The great Skittles spill in Wisconsin has raised an awful uproar about giving candy, bread, and cookies to cattle. I believe a little light needs to be trained upon the subject.
Modern dairy cows have been bred to be able to produce prodigious amounts of milk when cared for properly....and proper care is what farming is all about. This means that fewer acres, less water, less feed, and hopefully from the farmer's point of view, less money, go into making more milk from essentially better cows than we used to have.
Here is a picture of a Holstein in the '30s.
Here is a modern cow.
Now I know most folks probably didn't do dairy judging in 4-H or raise cows to show or milk, but even an untrained eye can surely detect the difference between these two. Although cow A was a good cow in her day, today she would not be able to hold a place in pretty much any milking string.
Check out cow B though.... just look at those strong, powerful feet and legs, that wide chest, straight topline, and those veins. They aren't called milk veins for nothing. And just look at that udder....high, and tight, and well connected to the cow....an important factor in a long life as a milk cow.
Of course cow B is a national show champion, but you can still get the idea that cows have changed since the days of wooden stanchions and shoveling out behind them twice a day.
The feed has changed as much as the cow. Nowadays, feeding cows is a complicated science.
When farmers add such things as candy, cookies, and cake to cow rations they do so under the guidance of trained nutritionists, who balance individual ingredients, such as sugars, starches, and proteins, to offer the most possible benefit to the animal, while costing as little as is reasonable.
Cows have different needs than people do, and utterly different digestive systems. When we were feeding cows one of the mantras that our nutritionists and veterinarians and speakers at meetings where we went to learn how to better feed cows, was, you are not feeding cows, you are feeding bacteria....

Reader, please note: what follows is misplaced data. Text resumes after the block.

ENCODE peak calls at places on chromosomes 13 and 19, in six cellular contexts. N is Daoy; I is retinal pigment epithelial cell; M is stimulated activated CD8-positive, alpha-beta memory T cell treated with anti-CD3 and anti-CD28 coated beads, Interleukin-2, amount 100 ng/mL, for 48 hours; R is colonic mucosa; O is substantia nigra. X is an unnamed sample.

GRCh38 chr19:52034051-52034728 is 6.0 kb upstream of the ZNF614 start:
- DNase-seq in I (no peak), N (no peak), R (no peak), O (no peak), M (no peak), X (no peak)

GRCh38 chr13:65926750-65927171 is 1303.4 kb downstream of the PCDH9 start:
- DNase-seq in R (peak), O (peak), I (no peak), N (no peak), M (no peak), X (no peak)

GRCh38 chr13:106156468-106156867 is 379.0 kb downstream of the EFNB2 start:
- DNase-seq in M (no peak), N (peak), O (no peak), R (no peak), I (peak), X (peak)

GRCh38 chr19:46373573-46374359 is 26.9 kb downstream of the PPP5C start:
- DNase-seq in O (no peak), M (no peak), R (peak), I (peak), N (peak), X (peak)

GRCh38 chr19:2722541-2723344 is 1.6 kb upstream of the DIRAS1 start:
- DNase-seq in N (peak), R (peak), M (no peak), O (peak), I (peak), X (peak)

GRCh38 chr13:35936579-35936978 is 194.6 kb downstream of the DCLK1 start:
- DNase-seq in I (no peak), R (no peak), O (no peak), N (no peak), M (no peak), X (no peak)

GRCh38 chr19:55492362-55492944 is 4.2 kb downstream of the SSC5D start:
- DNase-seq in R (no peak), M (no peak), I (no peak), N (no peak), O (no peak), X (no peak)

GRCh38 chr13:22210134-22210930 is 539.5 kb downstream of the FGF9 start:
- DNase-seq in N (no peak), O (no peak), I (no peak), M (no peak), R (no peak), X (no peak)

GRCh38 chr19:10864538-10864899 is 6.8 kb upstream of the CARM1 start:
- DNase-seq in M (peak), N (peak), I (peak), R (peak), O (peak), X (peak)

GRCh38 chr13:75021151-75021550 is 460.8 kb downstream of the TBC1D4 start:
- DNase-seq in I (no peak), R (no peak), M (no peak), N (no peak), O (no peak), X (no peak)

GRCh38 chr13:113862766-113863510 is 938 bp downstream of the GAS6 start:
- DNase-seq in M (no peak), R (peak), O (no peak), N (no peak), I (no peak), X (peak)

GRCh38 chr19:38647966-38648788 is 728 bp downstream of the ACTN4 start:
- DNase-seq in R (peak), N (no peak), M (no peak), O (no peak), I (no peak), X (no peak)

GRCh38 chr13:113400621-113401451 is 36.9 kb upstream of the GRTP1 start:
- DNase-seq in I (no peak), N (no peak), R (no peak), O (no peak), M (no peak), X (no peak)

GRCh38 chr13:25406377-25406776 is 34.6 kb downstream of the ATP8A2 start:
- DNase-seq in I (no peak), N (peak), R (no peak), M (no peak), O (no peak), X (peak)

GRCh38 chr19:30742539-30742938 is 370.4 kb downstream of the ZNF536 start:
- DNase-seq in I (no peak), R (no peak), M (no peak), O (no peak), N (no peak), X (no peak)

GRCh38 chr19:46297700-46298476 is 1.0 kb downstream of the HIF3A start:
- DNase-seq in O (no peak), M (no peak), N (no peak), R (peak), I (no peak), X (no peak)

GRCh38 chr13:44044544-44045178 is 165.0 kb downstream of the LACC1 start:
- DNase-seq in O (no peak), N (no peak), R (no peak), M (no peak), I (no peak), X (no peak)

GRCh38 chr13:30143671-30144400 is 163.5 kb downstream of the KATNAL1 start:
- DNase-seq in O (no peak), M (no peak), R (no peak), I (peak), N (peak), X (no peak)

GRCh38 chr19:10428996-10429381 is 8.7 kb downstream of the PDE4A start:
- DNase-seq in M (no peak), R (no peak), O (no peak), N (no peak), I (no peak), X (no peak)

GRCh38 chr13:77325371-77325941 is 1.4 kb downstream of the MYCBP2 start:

The bacteria in the cow's rumen help the cow to break down the ingredients of their feed in different ways than we break down our own groceries. Thus a cow can eat grass and make use of it for meat and milk where we would just get a belly ache.
And yes, the sugar in candy can help a cow get the right nutrients in the right balance to feel and act her best. Here is an article about the practice.
We worked with some amazing nutritionists, both from the companies where we purchased cow grains and from independent consultants, as well as with a group of bovine veterinarians who really knew their stuff. I personally attended many meetings and classes on cow management in all its aspects, from keeping cows comfortable to feeding them the best way we could.
|Beet pulp pellets, another byproduct fed to cattle|
|Soaking to feed the show calves bitd|
We at one time even fed a grain product that contained chocolate left over from production for people. The barn smelled sure smelled good then! We also fed a broad range of other products you might not have found growing in a hay field, such as citrus pulp (another good scent in the stable) cottonseed, and other byproducts of food production. Pat, Jim, Kris, and a number of other trained professionals helped us use these ingredients correctly. Cornell Cooperative Extension put on many programs to teach us the craft of feeding cows, as did the feed companies and veterinarians we worked with.
So you see, reviling farmers who use ingredients, such as Skittles, for doing so is pretty misguided.
Here are some sample dairy rations so you can get an idea of just how carefully the modern dairy cow is fed. You don't have to read them all, just take a peek to see what's involved.
First, feeding TMR
One set of ration guidelines.
Here are some comparisons on including candy in rations.
We waste a lot of food here in this prosperous world we get to enjoy. Why not spare some of that leftover stuff from the landfill and feed it to animals that can convert into nutritious food rather than throwing it away? Isn't that what sustainability is all about?